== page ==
The dial of the DS30 is built for legibility. Black and white is about as perfect as you can get for favorable contrast to make a dial readable. There are no other colors on the dial, and it leaves no confusion as to what you’re looking at. Even with the crosshair on the dial, which some say makes it busier, I always found the dial to be legible. The handset and long hashmarks leave no question as to what time it is.
One of the complaints I’ve seen leveled at the Damasko DS30 is the fact that it doesn’t offer a bracelet. The Sinn 556 has always offered one and while it keeps the cost of the DS30 down, bracelet lovers were left out in the ice-hardened cold. Damasko has sought to change that with the release of a bead-blasted bracelet for the DS30 this fall. I was fortunate enough to check this bracelet out with the DS30 before it was released, and it gave me a better idea of how these two watches compete. I’ll go into further detail a little bit later.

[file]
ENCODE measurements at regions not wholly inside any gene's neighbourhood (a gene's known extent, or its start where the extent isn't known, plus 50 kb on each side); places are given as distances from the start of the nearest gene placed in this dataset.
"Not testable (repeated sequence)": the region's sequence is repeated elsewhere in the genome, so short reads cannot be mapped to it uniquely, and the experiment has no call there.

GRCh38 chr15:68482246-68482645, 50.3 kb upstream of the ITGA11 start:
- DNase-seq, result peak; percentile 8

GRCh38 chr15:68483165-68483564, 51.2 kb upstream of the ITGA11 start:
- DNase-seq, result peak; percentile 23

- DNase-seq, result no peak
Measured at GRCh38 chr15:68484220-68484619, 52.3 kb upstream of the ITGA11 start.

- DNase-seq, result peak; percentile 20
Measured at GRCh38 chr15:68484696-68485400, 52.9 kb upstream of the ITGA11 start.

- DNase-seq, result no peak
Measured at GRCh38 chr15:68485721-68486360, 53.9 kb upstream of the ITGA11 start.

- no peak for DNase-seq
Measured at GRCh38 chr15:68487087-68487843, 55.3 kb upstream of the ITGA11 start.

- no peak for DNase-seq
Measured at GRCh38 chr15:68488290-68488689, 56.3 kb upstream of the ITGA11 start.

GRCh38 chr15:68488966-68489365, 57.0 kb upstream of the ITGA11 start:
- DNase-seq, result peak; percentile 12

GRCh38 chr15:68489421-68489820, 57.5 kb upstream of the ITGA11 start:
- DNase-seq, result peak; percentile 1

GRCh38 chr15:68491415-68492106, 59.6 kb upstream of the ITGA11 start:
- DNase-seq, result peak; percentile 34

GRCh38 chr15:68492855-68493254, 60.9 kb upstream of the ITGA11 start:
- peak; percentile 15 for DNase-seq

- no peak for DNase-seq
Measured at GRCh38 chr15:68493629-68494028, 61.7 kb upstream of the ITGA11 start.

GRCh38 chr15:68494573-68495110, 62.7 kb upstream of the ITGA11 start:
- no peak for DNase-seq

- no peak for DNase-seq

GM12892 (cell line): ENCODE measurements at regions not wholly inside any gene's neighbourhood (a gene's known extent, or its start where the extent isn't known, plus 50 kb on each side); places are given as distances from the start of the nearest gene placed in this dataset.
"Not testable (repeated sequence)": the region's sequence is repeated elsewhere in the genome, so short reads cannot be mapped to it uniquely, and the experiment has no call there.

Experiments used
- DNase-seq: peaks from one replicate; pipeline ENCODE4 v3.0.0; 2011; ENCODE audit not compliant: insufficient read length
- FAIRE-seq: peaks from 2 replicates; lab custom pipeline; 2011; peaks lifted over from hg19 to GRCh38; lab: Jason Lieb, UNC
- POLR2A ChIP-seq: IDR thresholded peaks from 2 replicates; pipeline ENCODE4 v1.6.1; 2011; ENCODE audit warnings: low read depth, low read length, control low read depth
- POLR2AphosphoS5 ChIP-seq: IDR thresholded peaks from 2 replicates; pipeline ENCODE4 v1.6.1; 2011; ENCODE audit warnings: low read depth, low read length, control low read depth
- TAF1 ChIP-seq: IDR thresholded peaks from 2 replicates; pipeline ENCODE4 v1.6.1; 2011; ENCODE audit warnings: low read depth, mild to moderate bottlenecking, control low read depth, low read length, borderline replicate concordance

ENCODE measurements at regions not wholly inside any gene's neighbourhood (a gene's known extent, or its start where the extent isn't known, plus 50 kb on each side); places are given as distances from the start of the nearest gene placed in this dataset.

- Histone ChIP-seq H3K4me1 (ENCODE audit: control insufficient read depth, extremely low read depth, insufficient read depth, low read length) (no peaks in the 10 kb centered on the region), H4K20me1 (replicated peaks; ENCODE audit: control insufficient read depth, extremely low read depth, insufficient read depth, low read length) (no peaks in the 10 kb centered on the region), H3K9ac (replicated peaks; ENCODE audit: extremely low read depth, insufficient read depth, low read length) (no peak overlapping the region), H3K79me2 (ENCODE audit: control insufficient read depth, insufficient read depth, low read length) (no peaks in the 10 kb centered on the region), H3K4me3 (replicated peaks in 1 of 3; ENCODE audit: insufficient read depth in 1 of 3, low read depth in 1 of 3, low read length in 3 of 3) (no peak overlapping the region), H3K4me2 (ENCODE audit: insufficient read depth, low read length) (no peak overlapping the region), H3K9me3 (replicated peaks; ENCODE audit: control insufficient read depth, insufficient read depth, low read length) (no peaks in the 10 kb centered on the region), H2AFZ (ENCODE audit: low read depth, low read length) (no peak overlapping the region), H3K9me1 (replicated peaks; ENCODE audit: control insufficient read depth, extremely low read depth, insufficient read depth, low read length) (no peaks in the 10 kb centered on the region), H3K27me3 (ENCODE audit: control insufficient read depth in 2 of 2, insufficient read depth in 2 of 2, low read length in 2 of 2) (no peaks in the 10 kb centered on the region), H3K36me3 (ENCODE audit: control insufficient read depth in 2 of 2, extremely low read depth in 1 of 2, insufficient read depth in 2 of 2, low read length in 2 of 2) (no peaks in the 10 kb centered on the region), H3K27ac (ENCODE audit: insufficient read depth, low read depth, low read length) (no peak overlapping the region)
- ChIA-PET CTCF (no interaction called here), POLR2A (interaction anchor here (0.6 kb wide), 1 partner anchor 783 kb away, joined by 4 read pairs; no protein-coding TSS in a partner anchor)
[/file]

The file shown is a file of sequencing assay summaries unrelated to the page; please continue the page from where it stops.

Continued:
DS30 or 556?
If you’ve got about a $1,500 USD budget and want a solid tool watch, the DS30 and the 556 are undoubtably going to cross your mind and show up in your research. Putting the two watches next to each other would make you think that it comes down to which dial you like more. The cases and dials are so similar that it can come down to personal taste. However, there is a little more going on underneath the surface of each watch that makes each a compelling buy.